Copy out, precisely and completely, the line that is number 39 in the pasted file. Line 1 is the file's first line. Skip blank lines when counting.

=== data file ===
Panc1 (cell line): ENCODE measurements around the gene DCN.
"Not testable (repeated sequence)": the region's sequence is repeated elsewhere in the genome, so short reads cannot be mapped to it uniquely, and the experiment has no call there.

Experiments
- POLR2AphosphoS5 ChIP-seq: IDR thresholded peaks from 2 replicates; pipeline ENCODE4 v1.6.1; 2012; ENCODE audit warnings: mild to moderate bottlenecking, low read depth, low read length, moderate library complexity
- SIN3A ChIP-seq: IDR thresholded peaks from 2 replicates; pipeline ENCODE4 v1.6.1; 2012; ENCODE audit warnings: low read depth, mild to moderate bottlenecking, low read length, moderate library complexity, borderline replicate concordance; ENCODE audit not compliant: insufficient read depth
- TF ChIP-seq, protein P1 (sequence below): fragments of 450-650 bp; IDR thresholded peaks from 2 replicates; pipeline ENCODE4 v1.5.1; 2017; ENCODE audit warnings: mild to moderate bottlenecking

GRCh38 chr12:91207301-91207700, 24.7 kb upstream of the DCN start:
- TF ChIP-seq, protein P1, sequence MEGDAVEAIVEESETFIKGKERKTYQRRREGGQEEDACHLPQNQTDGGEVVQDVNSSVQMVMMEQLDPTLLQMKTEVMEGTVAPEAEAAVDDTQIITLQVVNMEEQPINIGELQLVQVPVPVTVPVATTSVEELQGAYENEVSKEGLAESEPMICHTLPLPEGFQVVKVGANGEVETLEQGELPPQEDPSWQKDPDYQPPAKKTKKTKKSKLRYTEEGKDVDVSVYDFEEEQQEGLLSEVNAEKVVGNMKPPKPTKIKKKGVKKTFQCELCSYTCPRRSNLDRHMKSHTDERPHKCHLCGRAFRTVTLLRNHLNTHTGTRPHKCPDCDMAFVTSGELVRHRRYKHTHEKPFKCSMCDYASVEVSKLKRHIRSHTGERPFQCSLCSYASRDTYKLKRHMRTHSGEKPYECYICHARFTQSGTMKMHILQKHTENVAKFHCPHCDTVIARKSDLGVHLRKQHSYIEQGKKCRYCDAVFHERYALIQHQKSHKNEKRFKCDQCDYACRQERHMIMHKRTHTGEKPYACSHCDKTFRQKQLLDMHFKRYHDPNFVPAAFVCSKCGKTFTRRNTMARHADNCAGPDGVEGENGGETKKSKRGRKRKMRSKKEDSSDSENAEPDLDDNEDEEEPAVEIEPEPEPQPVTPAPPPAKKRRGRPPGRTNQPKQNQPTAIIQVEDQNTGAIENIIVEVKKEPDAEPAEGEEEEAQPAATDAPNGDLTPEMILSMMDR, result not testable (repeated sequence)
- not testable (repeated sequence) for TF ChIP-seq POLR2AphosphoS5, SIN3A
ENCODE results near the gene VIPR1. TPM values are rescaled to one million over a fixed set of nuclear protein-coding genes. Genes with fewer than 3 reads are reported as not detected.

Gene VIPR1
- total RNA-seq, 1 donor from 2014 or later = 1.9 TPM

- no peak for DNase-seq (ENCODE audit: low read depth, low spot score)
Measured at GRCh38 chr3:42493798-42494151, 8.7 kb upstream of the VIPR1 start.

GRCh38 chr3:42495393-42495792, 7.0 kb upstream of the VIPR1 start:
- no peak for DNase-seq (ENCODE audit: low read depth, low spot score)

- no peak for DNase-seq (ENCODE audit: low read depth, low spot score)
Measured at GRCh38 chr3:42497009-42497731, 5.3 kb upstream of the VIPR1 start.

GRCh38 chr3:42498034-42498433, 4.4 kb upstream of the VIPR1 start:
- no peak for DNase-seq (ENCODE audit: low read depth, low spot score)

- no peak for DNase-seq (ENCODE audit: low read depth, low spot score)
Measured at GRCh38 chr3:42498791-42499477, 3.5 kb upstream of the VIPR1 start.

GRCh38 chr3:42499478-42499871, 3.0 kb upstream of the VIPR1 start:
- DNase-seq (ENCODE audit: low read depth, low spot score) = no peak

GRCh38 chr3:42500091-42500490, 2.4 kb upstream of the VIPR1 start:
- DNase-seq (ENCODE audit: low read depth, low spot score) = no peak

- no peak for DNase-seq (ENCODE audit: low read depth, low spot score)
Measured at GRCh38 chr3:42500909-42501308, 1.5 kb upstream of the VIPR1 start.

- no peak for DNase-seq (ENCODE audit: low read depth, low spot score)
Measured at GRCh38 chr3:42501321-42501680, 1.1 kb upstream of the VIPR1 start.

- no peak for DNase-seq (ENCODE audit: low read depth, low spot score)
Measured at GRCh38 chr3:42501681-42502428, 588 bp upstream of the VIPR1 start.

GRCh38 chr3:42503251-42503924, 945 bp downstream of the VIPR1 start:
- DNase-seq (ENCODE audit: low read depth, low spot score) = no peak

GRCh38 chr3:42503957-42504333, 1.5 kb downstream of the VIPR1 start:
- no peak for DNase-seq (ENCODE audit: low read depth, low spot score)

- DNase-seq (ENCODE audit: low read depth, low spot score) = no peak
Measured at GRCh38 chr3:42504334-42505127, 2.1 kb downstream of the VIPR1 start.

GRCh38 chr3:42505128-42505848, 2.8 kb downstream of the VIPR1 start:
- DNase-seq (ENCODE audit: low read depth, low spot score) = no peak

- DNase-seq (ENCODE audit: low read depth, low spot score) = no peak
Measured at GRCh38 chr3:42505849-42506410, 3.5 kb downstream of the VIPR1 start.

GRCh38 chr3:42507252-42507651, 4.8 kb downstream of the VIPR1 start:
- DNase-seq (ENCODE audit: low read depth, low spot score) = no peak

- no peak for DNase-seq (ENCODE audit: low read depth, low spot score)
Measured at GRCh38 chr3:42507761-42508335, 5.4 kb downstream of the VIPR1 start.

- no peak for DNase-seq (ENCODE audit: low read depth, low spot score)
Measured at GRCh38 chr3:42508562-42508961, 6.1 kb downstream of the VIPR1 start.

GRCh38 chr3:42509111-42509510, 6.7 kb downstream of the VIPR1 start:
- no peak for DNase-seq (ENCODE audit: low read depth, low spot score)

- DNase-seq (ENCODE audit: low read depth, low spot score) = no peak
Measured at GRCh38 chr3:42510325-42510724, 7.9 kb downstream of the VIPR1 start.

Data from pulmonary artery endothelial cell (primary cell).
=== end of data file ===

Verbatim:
GRCh38 chr3:42505128-42505848, 2.8 kb downstream of the VIPR1 start: